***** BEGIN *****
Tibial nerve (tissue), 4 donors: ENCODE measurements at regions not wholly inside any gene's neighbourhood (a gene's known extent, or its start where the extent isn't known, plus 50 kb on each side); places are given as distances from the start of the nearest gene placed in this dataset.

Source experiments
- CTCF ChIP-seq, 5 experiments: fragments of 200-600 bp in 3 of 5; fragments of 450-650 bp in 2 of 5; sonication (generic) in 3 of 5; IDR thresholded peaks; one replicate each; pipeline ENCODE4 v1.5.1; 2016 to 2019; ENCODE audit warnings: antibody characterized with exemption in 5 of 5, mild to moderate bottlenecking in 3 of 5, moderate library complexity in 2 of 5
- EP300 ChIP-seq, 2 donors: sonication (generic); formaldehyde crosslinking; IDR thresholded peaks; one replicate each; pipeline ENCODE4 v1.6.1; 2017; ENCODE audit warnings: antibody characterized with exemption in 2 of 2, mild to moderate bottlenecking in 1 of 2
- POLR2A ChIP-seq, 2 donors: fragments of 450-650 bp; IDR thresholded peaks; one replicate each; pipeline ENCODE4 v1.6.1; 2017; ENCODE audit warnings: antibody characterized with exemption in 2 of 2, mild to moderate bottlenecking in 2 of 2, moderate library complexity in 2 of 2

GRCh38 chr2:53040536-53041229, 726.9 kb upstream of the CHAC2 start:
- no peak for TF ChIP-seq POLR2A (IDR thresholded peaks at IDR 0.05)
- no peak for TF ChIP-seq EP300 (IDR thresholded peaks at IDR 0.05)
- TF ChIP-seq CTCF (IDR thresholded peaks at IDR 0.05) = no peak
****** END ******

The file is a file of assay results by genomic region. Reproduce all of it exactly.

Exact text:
Tibial nerve (tissue), 4 donors: ENCODE measurements at regions not wholly inside any gene's neighbourhood (a gene's known extent, or its start where the extent isn't known, plus 50 kb on each side); places are given as distances from the start of the nearest gene placed in this dataset.

Source experiments
- CTCF ChIP-seq, 5 experiments: fragments of 200-600 bp in 3 of 5; fragments of 450-650 bp in 2 of 5; sonication (generic) in 3 of 5; IDR thresholded peaks; one replicate each; pipeline ENCODE4 v1.5.1; 2016 to 2019; ENCODE audit warnings: antibody characterized with exemption in 5 of 5, mild to moderate bottlenecking in 3 of 5, moderate library complexity in 2 of 5
- EP300 ChIP-seq, 2 donors: sonication (generic); formaldehyde crosslinking; IDR thresholded peaks; one replicate each; pipeline ENCODE4 v1.6.1; 2017; ENCODE audit warnings: antibody characterized with exemption in 2 of 2, mild to moderate bottlenecking in 1 of 2
- POLR2A ChIP-seq, 2 donors: fragments of 450-650 bp; IDR thresholded peaks; one replicate each; pipeline ENCODE4 v1.6.1; 2017; ENCODE audit warnings: antibody characterized with exemption in 2 of 2, mild to moderate bottlenecking in 2 of 2, moderate library complexity in 2 of 2

GRCh38 chr2:53040536-53041229, 726.9 kb upstream of the CHAC2 start:
- no peak for TF ChIP-seq POLR2A (IDR thresholded peaks at IDR 0.05)
- no peak for TF ChIP-seq EP300 (IDR thresholded peaks at IDR 0.05)
- TF ChIP-seq CTCF (IDR thresholded peaks at IDR 0.05) = no peak